Polynucleotide: Definition, Types, & Examples

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Polynucleotide Definition

The polynucleotide is a polymer of nucleotides. It comprises a long, linear series of nucleotides that are linked together with ester linkages. The bond formed to join the hydroxyl group of sugar component of a nucleotide with phosphoryl group of another nucleotide.

What is Polynucleotide?

Nucleic acid polymers are also made up of nucleotides, thus they act as a building block or monomer of nucleic acids. The structure of nucleotide is comprised of three subunits, a nucleobase, a five-carbon sugar, and a phosphate group.

It is an organic molecule that is made up of mainly two types of sugars, which are ribose sugar and deoxyribose sugar. RNA has the sugar component of ribose whereas DNA comprises deoxyribose sugar.

Two adjacent nucleotide monomers are connected by a phosphate group and form the backbone of a nucleic acid. The DNA has the opposite orientation of two strands, which allows complementary base pairing between nitrogenous bases.

Another form of nucleotide is cyclic. When the phosphate group is linked twice to the hydroxyl group of the constituent sugar, it forms cyclic nucleotides. Nucleotides are classified into two types that are purines and pyrimidines.

Adenine and guanine bases are included in purines whereas thymine and cytosine are pyrimidines. In RNA, thymine is replaced with uracil. The structure of uracil differs from thymine by the presence of methyl in thymine.

However, both purines and pyrimidine are aromatic compounds but they can be distinguished by their chemical structure. Nucleotides are classified as mononucleotides, dinucleotides, oligonucleotides, and polynucleotides.

Polynucleotide Characteristics

Several nucleotides form a polynucleotide whereas an oligonucleotide is made up of only a few nucleotides. A nitrogenous base, a pentose moiety, and a phosphate group are the components of a nucleotide.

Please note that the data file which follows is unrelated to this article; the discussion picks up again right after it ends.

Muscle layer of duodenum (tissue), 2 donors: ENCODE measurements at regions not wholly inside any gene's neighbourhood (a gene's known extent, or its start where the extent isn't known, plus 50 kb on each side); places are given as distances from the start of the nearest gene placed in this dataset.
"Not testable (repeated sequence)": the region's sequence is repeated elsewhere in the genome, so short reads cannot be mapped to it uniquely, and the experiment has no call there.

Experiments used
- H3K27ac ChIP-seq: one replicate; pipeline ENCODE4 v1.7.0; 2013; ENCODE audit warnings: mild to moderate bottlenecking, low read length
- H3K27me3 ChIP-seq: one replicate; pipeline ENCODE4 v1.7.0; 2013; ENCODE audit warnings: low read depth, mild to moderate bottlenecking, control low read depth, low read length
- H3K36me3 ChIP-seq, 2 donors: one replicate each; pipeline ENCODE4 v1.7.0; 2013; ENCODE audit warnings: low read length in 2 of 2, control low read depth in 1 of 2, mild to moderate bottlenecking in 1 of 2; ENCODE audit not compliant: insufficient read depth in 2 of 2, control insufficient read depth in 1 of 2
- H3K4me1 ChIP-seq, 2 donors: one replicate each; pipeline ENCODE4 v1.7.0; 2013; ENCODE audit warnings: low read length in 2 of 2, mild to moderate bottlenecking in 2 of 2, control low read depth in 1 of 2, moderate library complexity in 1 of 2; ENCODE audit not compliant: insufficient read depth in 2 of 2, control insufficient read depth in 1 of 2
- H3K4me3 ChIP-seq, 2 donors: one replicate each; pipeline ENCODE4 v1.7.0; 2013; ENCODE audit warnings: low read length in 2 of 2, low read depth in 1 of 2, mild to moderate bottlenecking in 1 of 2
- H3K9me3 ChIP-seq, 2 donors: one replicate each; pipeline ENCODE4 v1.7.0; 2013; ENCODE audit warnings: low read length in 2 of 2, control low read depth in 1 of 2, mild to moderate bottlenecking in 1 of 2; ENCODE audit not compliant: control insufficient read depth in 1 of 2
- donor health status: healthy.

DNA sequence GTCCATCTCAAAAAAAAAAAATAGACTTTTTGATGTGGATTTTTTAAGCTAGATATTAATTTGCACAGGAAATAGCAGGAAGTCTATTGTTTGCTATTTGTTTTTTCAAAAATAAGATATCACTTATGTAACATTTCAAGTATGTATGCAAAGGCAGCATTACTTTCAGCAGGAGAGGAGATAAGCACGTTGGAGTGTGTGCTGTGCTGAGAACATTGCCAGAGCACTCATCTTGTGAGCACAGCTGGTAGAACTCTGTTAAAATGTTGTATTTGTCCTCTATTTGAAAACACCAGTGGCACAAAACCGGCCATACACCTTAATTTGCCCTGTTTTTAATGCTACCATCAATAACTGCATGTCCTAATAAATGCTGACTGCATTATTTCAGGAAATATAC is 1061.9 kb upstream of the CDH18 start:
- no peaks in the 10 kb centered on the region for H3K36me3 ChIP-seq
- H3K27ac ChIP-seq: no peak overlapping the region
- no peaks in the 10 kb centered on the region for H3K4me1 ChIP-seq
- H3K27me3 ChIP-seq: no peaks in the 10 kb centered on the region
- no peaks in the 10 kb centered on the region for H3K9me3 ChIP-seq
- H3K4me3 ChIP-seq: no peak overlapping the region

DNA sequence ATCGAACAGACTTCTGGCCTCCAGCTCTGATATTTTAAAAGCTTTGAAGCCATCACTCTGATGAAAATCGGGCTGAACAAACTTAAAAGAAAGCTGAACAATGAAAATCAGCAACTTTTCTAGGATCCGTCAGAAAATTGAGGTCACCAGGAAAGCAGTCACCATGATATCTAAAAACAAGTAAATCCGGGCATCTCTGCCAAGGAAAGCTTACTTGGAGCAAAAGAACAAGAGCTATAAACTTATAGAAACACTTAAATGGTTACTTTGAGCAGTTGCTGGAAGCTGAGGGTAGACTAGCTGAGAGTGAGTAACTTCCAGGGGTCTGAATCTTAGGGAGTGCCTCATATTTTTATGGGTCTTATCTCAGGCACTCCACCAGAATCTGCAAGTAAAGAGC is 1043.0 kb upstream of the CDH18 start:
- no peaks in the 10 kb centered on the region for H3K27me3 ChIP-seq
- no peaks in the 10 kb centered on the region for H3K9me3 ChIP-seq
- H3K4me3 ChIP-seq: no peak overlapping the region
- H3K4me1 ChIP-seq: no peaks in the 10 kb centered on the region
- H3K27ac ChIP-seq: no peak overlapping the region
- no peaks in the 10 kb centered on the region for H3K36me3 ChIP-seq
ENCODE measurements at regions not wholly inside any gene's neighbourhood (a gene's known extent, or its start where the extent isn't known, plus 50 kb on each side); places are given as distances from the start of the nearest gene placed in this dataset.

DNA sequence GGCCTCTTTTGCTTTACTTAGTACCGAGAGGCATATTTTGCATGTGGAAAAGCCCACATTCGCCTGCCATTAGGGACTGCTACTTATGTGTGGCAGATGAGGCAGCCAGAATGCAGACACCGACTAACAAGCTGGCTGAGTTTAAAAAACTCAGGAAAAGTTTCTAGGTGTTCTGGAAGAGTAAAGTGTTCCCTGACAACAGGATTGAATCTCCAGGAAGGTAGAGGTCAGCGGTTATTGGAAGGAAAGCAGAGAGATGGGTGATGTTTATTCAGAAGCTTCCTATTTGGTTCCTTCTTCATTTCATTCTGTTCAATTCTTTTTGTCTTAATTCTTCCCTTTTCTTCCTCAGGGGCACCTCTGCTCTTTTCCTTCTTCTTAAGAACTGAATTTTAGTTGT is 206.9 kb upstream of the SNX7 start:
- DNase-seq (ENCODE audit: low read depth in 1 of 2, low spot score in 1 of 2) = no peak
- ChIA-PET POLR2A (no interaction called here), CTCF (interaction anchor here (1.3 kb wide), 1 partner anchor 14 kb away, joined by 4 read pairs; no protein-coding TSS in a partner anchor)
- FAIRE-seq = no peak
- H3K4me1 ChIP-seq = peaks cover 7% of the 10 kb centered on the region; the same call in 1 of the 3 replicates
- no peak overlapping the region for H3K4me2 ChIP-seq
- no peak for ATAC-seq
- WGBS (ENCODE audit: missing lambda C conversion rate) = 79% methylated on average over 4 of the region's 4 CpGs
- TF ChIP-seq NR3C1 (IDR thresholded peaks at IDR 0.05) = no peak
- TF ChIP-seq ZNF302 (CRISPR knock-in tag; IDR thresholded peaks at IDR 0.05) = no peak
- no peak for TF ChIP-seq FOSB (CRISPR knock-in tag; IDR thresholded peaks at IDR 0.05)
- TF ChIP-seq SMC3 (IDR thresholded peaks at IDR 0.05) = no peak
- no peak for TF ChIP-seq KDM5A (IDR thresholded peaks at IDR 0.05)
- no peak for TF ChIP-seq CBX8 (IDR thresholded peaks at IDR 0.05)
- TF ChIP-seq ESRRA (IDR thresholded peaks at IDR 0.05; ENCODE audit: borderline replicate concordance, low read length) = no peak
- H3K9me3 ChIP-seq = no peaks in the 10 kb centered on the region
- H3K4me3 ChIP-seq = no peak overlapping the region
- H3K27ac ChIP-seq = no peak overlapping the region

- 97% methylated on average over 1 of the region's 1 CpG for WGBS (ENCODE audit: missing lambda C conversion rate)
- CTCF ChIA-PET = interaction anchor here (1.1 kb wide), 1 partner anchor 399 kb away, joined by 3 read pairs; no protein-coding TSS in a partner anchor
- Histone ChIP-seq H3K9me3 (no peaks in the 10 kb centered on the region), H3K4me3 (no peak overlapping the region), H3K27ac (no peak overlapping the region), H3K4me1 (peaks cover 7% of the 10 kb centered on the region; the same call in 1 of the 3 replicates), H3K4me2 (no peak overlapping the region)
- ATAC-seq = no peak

The phosphoryl group of a nucleotide connects with the hydroxyl group of the sugar component of another nucleotide to join two nucleotides by ester linkage. Besides polynucleotides, other major biopolymers include polysaccharides and polypeptides.

Polynucleotide Examples

Examples are DNA and RNA. DNA or deoxyribonucleic acid is a polynucleotide that comprises several nucleotides. This monomeric unit is joined by 3’, 5’ phosphodiester linkages that include esterification of the 5’-phosphoric group with a 3’-hydroxyl group of the adjacent nucleotide. Each nucleotide is made up of three components named phosphoric acid, deoxyribose sugar, and a nitrogenous base.

There are four nitrogenous bases such as adenine, thymine, guanine, and cytosine. DNA is a double-helical structure that comprises complementarily paired nucleobases and antiparallel strands. Adenine always pairs with thymine similarly cytosine pairs with guanine. The hydrogen bond joins the two nucleobases.

Another polynucleotide is RNA or ribonucleic acid, which comprises a long chain of nucleotides. A ribose sugar, phosphate group, and nucleobases are the components of each monomeric unit of RNA. The adjacent ribose sugars are joined by the phosphate group that connects 3’ of the ribose to 5’ of another ribose.

In the 1’ of a ribose sugar, the nitrogenous base connects which are of four types including adenine, cytosine, guanine, and uracil. The backbone of the RNA is made up of ribose sugar and the phosphate group. RNA is mainly of three types including messenger RNA, transfer RNA, and ribosomal RNA.

Biological Importance of Polynucleotide

Major natural polynucleotides are DNA and RNA. DNA is the genetic material in most living organisms that also code for amino acid sequence during translation. All the genetic information and instructions are carried out by DNA.

These instructions are essential for various cellular activities such as transcription, translation, etc. some viruses include RNA as genetic material but in most organisms, RNA is involved in translation, post-transcriptional modifications, gene regulation, and DNA replication.

mRNA, tRNA, and rRNA are mainly involved in protein synthesis whereas snRNA, and snoRNA helps in DNA replication and post-transcriptional modifications. Other uses of polynucleotides are also in research and experiments. They are used in a polymerase chain reaction or DNA sequencing.

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